Do you think you’d be getting faster to your goals if you managed your time better? Do you sometimes feel frustrated because you can’t fit everything you want to do in your day? I used to struggle with that, trying to figure out how to fit more into my day. I thought there’d be some magical method that if I discovered it, I’d be able to get much more done.
Everyone has 24 hours in a day, so that part if pretty democratic to us all. I used to believe I must cut down all ‘unnecessary’ activities such as walking in my garden and cutting flowers into a vase. Or preparing a proper breakfast. But all I got as a result was more stress and less happiness, and I wasn’t getting any closer to success either!
You can squeeze things out of your day and keep working on a lot of stuff, but unless the work you do is going to make difference (and get you to your goals) you might just as well be cutting flowers in the garden.
It’s not important to manage time. It’s important to manage work.
Let me explain. (Bare with me. The following math is simple yet important.)
Are you familiar with the Pareto principle, the 80/20 rule? This means that roughly 80% of the effects come from 20% of the causes. Such as in business 80% of company profits will come from 20% of it’s clients. Or 80% of the world’s GDP is earned by 20% of its population.
According to Perry Marshall everything in the universe follows the 80/20 principle. 20% of the roads carry 80% of traffic, or 20% of a tree’s branches contain 80% of its wood mass. Or even when he asked people in a seminar how many shoes everyone owned, 20% of people had 80% of the shoes owned in that room. (Most people had 3 to 10 pairs at home, some shoe fanatics had 500 pairs!)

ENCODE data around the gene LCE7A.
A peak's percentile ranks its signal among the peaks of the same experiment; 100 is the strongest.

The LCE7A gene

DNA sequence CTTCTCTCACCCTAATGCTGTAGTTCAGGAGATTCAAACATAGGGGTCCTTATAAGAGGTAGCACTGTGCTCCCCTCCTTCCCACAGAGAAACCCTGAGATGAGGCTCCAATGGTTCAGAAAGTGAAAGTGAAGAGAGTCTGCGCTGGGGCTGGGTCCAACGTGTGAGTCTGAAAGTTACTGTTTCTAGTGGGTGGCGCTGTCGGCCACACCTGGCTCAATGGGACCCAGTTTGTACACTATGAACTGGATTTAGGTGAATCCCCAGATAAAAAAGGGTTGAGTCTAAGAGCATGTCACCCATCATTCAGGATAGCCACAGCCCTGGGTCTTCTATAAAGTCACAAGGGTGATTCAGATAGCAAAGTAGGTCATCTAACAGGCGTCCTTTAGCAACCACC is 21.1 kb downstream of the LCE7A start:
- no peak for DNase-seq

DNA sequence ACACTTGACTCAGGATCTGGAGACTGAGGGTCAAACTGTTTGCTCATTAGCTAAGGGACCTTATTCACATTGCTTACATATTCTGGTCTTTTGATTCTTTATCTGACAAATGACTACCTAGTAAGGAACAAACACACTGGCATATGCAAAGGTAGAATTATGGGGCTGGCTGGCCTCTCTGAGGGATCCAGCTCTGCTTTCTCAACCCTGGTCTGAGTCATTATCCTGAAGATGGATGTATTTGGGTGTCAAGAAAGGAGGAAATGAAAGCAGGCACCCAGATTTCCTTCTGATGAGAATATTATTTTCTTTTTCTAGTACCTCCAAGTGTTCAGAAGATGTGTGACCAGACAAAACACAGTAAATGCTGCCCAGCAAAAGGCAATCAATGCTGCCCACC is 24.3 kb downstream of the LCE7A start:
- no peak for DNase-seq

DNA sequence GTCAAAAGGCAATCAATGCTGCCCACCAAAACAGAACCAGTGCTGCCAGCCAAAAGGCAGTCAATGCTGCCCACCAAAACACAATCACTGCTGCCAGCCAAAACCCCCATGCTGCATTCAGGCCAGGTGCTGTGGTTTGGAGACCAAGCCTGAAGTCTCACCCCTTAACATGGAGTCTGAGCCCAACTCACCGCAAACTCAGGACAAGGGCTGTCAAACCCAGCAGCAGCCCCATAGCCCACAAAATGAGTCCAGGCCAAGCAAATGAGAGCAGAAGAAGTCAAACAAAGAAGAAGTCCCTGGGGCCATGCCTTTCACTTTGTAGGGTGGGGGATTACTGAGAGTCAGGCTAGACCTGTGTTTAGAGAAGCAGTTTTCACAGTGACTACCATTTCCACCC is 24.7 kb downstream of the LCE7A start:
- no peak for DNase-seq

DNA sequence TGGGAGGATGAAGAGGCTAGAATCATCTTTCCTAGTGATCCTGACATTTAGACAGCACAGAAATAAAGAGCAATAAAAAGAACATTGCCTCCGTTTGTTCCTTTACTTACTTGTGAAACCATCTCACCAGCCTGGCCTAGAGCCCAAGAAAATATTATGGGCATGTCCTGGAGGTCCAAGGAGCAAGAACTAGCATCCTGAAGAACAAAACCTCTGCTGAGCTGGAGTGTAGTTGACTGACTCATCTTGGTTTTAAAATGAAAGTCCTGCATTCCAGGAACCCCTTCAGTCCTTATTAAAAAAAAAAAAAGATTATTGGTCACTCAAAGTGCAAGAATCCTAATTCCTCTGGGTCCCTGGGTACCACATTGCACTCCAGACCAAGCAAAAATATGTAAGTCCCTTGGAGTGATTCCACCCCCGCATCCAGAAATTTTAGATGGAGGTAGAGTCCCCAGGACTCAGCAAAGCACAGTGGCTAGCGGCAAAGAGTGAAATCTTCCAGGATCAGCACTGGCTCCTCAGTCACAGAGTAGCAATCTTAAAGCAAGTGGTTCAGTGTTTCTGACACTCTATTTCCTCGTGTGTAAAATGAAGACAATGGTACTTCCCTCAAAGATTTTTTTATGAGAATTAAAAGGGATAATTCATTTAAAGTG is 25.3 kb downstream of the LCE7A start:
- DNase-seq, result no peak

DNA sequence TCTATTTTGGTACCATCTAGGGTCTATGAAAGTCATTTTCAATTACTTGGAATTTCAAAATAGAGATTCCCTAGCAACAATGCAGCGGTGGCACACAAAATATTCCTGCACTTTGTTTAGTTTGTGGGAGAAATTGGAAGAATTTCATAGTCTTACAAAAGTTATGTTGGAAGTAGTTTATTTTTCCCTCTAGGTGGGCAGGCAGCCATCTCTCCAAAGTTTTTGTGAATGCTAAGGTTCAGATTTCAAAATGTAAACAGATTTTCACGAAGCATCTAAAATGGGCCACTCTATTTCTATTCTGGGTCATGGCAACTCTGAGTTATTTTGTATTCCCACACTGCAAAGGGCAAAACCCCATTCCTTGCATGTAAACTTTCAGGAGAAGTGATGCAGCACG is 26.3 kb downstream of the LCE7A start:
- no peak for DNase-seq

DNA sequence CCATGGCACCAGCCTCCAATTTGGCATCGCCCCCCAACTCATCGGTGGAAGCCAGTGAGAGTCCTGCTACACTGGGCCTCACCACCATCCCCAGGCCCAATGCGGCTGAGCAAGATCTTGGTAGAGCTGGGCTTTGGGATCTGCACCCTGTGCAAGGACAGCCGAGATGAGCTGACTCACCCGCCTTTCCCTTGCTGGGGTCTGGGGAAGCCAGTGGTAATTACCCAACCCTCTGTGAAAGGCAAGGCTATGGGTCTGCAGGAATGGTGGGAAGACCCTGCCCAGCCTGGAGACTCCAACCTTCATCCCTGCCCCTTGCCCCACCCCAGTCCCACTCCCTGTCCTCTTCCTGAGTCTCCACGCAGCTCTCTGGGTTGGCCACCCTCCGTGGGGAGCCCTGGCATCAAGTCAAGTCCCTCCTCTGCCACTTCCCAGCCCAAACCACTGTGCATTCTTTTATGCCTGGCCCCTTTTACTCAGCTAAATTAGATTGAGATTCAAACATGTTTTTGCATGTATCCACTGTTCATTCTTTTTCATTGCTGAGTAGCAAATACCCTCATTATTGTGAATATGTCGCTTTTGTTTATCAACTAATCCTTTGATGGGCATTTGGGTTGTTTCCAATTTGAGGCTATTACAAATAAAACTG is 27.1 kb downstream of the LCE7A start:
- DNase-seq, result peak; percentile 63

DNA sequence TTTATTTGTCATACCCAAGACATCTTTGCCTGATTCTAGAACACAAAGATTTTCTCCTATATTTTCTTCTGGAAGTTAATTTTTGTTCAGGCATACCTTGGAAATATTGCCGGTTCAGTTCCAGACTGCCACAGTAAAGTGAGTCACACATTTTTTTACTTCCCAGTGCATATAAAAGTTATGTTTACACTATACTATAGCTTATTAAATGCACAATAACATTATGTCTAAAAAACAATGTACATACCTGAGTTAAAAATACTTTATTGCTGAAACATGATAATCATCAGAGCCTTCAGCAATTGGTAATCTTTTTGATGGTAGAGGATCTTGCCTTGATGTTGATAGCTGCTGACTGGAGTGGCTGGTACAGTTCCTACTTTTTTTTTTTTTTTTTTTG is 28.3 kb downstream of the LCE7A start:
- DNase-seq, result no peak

He takes this principle even further explaining that the 20% is further divided into 80/20 and that 20% again into 80/20 and so on. Resulting that 50% of the effects come from approximately 1% of the causes.
When you apply this into your day you can see that ‘time management’ is pointless. Unless you are working on that most important 1% (or even that top 20% stuff), you can work your backside off and you are only going to get more exhausted and frustrated. And you will certainly have no time for cutting roses!
So how do I define the most important 1% (or even the 20%) then?
Most of us, if we’d just stop and allow ourselves time to think and write things down, we’d all know the answer deep down inside. I wrote earlier about the importance of separating your ‘thinking time’ from your ‘doing time’.
This is the problem, it’s much easier to be busy than to do work that matters. The latter involves stepping outside of your comfort zone, it’s the unpleasant stuff. You don’t want to make that phone call, ask for help or talk to strangers. It’s much nicer to take shortcuts, work on to-do-lists or do the work you already know well.
Brian Tracy tells us to ‘Eat That Frog‘ first thing in the morning. This means that you should identify the most unpleasant thing you have to do and get it out of the way first. The most unpleasant is usually also the most effective and the one that will make a difference. Once that junk of work is done you can be pretty relaxed for the rest of the day, there should be nothing on that day! And even if you didn’t finish your to-do-list, the most important thing has been done.
I try to adhere to these two principles in my work the best I can. I evaluate where I can get most leverage, where I can find the 20%, or perhaps the 1%, that will make the biggest difference in the long run, be it in business or in relationships or in health. It’s sometimes hard to identify these things as the parameters keep changing, but I always complete my priority task first thing in the morning and spend my time with the best people.
And most importantly, now I have time to enjoy my roses.